in Opposition, on lower pay, rather than running the show? 

In marginal seats, the Liberal challenge is to continue to identify
potential community leaders with local credibility to stand and so
hopefully leverage personal followings into a higher Liberal vote.  In
my view this is the number one challenge for the Liberal Party in
marginal seats going forward.  This will be harder for the Liberals to
do without a local MP and their resources sustaining the Party’s local
infrastructure in those seats, so in some cases the Party central
organisation will have to do it from afar – but it will remain
important all the same.

The alternative is simply reducing candidate selection to an internal
factional war within the Liberal Party, which will be guaranteed to
generate duds and doom the party to electoral failure.  British readers
unfamiliar with Australian politics might be interested to know that
the internal workings of the lay party organisations are by comparison
to their British counterparts, often petty, deeply factional, and
brutal (keep this in mind when I discuss the Queensland Liberals
below).   It is an environment that, if unchecked and unreformed, has
the potential to deliver some “lowest common denominator” candidates
where the Libs can least afford it.

By contrast, the trade union movement provides Labor candidates with a
career path and a place to learn about Labor politics.  Moreover, some
Labor candidates don’t necessarily have the same high-earning potential
from the private sector prior to entering Parliament – so the financial
disincentives of a Parliamentary salary don’t usually apply in the same
way they do to potential Liberal candidates.


3.  Do something about Queensland

Psephologists love talking about the US Republicans’ “Southern
agenda”.  Well, this time Labor had a “Rudd Queensland agenda”.
Speaking as a Queenslander by birth, I know we are deeply parochial,
and love supporting our own.  In our minds, the Sydney-Melbourne axis
has long looked down “The Sunshine State” and so Queenslanders love to
take any opportunity to “stick it up ‘em”, including at elections.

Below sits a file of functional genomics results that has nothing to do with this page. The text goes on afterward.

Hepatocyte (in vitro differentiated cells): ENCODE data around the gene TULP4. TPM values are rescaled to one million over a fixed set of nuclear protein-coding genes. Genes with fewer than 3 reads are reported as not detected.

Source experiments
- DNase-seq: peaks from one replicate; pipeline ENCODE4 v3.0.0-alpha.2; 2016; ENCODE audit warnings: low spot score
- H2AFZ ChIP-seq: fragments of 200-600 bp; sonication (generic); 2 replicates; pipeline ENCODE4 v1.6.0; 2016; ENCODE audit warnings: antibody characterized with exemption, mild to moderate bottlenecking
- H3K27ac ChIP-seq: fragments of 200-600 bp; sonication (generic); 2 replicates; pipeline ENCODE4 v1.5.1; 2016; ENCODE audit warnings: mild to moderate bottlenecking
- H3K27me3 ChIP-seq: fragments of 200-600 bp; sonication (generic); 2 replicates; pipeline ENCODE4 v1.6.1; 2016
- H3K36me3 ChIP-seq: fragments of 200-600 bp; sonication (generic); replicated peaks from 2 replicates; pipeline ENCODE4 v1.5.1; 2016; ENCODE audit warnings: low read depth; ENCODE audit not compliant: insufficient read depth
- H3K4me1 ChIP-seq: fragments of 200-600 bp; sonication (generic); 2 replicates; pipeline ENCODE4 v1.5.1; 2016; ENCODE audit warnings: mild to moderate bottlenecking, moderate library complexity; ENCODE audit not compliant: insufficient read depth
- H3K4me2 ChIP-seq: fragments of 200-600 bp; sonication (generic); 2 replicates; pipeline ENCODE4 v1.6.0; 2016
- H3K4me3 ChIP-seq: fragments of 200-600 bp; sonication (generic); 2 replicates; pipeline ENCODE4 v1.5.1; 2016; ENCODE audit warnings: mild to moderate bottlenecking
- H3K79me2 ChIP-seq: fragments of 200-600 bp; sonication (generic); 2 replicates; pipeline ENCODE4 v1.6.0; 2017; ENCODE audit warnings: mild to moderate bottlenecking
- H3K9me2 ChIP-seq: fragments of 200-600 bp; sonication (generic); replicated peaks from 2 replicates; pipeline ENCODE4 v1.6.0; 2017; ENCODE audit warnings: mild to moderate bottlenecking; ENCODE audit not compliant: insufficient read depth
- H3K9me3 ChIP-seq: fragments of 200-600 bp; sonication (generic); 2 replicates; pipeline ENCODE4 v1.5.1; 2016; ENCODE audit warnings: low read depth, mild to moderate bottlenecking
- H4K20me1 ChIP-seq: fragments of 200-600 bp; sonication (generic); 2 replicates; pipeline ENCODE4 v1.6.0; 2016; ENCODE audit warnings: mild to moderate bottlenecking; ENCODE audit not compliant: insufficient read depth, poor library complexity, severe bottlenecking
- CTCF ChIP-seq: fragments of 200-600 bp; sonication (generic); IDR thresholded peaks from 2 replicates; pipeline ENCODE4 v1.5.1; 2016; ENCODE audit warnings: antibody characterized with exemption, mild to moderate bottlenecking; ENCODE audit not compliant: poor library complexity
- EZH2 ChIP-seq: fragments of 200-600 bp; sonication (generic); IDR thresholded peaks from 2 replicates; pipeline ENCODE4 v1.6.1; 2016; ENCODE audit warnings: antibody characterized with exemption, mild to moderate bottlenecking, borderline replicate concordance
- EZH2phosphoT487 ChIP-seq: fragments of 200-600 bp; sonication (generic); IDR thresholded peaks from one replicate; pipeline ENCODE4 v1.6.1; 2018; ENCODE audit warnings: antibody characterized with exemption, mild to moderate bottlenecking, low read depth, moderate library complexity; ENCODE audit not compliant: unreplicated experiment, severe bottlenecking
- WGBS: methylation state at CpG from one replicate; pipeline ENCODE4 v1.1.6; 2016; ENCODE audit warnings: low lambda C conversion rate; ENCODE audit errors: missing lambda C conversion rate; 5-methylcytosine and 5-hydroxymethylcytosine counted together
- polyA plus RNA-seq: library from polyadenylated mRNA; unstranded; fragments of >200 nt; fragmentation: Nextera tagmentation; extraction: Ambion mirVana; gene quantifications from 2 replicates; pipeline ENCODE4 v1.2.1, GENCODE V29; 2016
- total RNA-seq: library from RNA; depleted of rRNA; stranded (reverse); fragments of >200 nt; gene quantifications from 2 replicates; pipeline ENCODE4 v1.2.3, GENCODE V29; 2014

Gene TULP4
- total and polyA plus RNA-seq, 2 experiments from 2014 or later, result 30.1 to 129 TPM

During the 1980s, some Queensland conservatives preferred the
home-grown Nationals over the Sydney-based John Howard, to the
considerable net electoral benefit of federal Labor.  In 1996, the
“Queenslander” instinct meant “sticking it up” the loathed Paul Keating
by voting for John Howard – and in the process only electing 2 Labor
MPs out of a total of 26 Queensland MPs.  And in 2007, Kevin Rudd, with
his Sunshine Coast high school education, Queensland bureaucrat work
history, and his Brisbane seat, unashamedly pitched his message to his
fellow Queenslanders in a folksy, home-state style, and saw at least 9
seats – more than half of the 16 needed for Labor to win office –
switch to Labor.

The pressure is therefore on for the Queensland Liberals to perform –
but when you see stories about their state parliamentary party like
this and
this
you know it’s not going to be good.  The whole Queensland Liberal Party
needs an overhaul, but that’s too complex and obscure a topic to cover
for a British website.

I’ve not intended this to be a comprehensive review of the election’s
results – I suggest looking at the Australian Electoral Commission’s
website at www.aec.gov.au, and armchair psephologists William Bowe and
Peter Brent at www.pollbludger.com and www.mumble.com.au for that – but
these are a start on the sorts of things that the Liberals should
consider as they face Opposition, and the rebuilding process.

3 comments for: Alexander Drake: The party’s over – the challenges facing Brendan Nelson and the Liberal Party of Australia